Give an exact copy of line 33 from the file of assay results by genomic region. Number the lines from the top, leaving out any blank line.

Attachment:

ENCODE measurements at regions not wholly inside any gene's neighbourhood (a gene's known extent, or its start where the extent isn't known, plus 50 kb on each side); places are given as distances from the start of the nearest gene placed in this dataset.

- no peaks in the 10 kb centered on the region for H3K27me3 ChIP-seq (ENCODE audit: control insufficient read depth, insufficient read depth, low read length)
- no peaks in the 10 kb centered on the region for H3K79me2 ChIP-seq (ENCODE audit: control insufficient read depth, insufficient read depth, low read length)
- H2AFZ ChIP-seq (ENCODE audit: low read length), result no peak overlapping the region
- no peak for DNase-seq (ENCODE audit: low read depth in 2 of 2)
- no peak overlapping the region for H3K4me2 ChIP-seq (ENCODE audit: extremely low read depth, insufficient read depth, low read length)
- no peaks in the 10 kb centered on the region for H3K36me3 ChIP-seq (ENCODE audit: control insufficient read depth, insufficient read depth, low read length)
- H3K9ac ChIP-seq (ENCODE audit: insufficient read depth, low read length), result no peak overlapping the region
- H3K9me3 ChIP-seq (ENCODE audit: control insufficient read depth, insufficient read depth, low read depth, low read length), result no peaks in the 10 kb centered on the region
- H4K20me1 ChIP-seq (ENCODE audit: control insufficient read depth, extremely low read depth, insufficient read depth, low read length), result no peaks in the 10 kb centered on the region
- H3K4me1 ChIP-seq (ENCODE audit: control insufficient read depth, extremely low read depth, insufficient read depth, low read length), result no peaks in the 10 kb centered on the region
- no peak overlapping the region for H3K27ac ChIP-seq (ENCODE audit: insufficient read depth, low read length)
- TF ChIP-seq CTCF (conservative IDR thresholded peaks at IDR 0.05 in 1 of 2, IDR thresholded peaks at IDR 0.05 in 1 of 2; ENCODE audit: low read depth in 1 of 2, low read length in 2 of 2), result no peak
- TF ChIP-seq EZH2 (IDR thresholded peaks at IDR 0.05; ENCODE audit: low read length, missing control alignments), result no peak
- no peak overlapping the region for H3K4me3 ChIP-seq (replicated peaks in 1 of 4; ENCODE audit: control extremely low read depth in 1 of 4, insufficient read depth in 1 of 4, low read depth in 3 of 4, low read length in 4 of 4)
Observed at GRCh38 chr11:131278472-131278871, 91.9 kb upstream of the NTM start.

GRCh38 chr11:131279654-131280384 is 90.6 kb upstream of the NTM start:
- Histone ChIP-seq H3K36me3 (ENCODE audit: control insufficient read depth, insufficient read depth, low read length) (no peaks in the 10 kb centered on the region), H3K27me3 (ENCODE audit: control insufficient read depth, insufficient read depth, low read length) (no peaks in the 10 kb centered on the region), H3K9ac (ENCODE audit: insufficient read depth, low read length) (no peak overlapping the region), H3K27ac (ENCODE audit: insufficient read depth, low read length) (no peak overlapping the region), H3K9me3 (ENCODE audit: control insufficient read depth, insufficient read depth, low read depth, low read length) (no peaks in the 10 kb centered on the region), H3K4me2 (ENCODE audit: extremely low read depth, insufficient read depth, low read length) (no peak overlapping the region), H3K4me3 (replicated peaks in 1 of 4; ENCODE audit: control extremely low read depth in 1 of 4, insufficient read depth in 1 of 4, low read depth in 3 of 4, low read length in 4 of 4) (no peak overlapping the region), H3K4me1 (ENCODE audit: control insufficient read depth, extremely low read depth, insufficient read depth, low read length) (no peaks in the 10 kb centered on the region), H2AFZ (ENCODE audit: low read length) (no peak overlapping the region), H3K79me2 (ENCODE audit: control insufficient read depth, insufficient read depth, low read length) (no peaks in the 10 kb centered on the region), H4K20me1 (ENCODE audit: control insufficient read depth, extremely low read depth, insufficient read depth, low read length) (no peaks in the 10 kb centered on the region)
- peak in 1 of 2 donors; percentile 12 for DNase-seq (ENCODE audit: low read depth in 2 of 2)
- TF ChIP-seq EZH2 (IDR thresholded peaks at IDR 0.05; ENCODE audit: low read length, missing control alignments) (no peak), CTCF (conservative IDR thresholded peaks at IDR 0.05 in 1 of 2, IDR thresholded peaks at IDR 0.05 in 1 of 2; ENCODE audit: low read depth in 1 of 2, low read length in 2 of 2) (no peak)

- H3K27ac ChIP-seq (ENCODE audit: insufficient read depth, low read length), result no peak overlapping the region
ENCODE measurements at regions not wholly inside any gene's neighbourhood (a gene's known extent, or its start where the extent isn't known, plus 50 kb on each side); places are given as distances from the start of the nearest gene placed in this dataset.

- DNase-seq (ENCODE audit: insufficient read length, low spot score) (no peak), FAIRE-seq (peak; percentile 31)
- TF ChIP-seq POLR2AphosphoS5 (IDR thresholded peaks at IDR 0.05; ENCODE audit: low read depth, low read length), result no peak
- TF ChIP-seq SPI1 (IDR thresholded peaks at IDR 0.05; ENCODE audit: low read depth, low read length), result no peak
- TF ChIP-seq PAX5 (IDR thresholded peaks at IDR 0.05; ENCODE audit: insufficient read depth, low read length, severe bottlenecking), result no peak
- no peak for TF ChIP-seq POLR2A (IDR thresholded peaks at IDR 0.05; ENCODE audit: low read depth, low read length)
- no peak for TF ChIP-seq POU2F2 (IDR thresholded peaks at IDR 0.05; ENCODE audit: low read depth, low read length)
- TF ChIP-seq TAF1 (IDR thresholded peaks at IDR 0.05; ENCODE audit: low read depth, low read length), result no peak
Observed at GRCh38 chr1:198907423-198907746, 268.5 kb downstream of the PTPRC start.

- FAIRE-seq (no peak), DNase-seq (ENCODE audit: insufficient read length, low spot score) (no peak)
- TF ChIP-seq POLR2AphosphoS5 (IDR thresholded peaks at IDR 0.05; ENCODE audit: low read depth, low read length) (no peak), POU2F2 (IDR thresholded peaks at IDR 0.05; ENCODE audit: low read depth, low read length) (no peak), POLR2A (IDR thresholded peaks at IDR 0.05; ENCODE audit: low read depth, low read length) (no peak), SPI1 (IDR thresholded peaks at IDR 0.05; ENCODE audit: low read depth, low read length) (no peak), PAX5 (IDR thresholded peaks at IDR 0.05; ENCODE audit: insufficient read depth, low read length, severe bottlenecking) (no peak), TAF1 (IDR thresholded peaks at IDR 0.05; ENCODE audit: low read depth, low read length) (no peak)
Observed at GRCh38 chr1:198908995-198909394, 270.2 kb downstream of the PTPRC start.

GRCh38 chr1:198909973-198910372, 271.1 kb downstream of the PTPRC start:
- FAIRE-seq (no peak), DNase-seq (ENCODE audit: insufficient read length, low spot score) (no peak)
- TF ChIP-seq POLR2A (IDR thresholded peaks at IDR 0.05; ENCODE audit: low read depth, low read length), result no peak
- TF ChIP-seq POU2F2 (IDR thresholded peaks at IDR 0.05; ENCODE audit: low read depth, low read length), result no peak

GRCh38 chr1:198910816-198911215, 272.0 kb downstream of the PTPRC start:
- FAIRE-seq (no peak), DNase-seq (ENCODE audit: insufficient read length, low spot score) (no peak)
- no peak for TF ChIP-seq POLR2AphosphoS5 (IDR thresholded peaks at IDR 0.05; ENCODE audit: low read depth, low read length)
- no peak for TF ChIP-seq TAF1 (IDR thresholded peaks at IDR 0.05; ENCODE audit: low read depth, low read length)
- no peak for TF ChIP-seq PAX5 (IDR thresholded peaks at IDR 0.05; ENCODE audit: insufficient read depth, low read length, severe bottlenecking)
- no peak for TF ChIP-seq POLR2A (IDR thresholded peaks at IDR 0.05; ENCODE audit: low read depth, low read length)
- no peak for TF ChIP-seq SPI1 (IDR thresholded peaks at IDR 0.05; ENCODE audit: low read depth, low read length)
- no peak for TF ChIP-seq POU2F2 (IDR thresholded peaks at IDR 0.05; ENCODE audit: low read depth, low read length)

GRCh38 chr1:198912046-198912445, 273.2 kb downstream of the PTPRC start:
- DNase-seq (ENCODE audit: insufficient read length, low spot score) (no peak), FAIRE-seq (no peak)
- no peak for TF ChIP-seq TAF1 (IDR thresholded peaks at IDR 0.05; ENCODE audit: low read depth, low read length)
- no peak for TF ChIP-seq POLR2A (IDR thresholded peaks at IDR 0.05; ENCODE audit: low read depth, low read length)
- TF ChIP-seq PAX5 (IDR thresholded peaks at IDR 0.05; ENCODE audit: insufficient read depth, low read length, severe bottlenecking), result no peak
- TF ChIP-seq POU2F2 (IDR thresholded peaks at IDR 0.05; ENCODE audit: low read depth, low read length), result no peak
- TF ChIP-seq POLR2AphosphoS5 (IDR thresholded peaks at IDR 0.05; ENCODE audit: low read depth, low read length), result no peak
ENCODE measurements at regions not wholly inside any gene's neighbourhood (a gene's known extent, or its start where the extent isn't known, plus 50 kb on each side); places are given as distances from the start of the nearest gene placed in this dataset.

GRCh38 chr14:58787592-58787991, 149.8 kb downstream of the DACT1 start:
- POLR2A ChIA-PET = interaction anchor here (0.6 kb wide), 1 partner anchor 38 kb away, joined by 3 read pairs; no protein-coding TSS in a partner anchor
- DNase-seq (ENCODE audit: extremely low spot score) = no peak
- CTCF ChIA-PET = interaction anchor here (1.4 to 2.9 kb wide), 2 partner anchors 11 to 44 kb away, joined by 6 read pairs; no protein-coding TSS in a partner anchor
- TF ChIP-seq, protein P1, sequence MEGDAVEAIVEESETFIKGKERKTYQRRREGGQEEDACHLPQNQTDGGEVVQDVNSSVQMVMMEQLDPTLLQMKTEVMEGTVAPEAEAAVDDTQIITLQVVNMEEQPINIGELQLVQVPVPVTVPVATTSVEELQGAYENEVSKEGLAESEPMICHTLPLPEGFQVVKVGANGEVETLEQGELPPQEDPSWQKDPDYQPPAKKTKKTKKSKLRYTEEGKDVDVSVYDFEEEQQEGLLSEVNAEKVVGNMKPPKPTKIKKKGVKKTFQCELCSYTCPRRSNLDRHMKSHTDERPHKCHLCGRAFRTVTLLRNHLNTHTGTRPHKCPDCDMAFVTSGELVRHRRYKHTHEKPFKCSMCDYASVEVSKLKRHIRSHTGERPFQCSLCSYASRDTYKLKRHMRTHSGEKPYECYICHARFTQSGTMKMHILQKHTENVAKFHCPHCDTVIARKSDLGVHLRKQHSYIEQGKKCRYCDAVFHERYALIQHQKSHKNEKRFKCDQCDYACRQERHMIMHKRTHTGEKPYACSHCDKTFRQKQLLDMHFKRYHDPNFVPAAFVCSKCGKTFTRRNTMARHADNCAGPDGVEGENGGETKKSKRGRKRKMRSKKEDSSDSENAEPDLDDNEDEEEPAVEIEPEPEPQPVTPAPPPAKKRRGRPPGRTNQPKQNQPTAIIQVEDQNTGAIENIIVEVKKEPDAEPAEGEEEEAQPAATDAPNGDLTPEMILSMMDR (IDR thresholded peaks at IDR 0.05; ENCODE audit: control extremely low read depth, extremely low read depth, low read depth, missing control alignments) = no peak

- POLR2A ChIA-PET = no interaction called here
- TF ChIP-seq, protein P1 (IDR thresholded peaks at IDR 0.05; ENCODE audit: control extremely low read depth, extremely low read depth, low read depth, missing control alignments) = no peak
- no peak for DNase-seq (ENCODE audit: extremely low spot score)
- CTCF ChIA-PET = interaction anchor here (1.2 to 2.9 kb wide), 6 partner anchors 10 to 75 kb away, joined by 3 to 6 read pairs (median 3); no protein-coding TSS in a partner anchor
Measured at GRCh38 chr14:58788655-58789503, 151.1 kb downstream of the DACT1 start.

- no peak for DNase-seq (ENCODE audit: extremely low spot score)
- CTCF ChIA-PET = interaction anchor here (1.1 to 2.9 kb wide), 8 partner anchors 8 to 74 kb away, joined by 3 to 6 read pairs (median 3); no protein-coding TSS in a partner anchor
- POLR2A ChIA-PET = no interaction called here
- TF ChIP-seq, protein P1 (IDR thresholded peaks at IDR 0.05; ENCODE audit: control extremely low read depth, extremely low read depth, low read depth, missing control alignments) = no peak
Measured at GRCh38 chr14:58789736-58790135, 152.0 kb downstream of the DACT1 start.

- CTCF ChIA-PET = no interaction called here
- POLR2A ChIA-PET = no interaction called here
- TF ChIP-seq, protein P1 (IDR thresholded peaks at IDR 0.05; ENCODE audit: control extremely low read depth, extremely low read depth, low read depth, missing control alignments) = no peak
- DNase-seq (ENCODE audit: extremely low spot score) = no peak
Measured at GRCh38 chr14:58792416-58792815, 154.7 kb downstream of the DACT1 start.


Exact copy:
Observed at GRCh38 chr1:198908995-198909394, 270.2 kb downstream of the PTPRC start.